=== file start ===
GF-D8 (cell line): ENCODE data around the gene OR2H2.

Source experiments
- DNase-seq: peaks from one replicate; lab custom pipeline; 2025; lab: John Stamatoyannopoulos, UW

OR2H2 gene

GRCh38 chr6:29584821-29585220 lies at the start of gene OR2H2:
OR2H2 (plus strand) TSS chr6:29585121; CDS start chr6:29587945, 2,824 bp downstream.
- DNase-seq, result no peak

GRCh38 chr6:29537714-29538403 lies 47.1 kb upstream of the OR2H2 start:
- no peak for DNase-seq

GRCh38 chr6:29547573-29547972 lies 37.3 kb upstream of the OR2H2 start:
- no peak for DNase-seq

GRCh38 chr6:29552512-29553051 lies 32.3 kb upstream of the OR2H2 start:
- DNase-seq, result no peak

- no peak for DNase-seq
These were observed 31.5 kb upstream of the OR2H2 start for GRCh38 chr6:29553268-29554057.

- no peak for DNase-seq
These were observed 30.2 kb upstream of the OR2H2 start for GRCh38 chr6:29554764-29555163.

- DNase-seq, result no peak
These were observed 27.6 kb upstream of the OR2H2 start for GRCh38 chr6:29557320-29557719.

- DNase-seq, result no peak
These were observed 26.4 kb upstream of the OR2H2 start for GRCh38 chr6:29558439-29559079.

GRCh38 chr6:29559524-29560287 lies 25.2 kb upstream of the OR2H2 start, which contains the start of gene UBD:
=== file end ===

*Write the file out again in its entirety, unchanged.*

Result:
GF-D8 (cell line): ENCODE data around the gene OR2H2.

Source experiments
- DNase-seq: peaks from one replicate; lab custom pipeline; 2025; lab: John Stamatoyannopoulos, UW

OR2H2 gene

GRCh38 chr6:29584821-29585220 lies at the start of gene OR2H2:
OR2H2 (plus strand) TSS chr6:29585121; CDS start chr6:29587945, 2,824 bp downstream.
- DNase-seq, result no peak

GRCh38 chr6:29537714-29538403 lies 47.1 kb upstream of the OR2H2 start:
- no peak for DNase-seq

GRCh38 chr6:29547573-29547972 lies 37.3 kb upstream of the OR2H2 start:
- no peak for DNase-seq

GRCh38 chr6:29552512-29553051 lies 32.3 kb upstream of the OR2H2 start:
- DNase-seq, result no peak

- no peak for DNase-seq
These were observed 31.5 kb upstream of the OR2H2 start for GRCh38 chr6:29553268-29554057.

- no peak for DNase-seq
These were observed 30.2 kb upstream of the OR2H2 start for GRCh38 chr6:29554764-29555163.

- DNase-seq, result no peak
These were observed 27.6 kb upstream of the OR2H2 start for GRCh38 chr6:29557320-29557719.

- DNase-seq, result no peak
These were observed 26.4 kb upstream of the OR2H2 start for GRCh38 chr6:29558439-29559079.

GRCh38 chr6:29559524-29560287 lies 25.2 kb upstream of the OR2H2 start, which contains the start of gene UBD: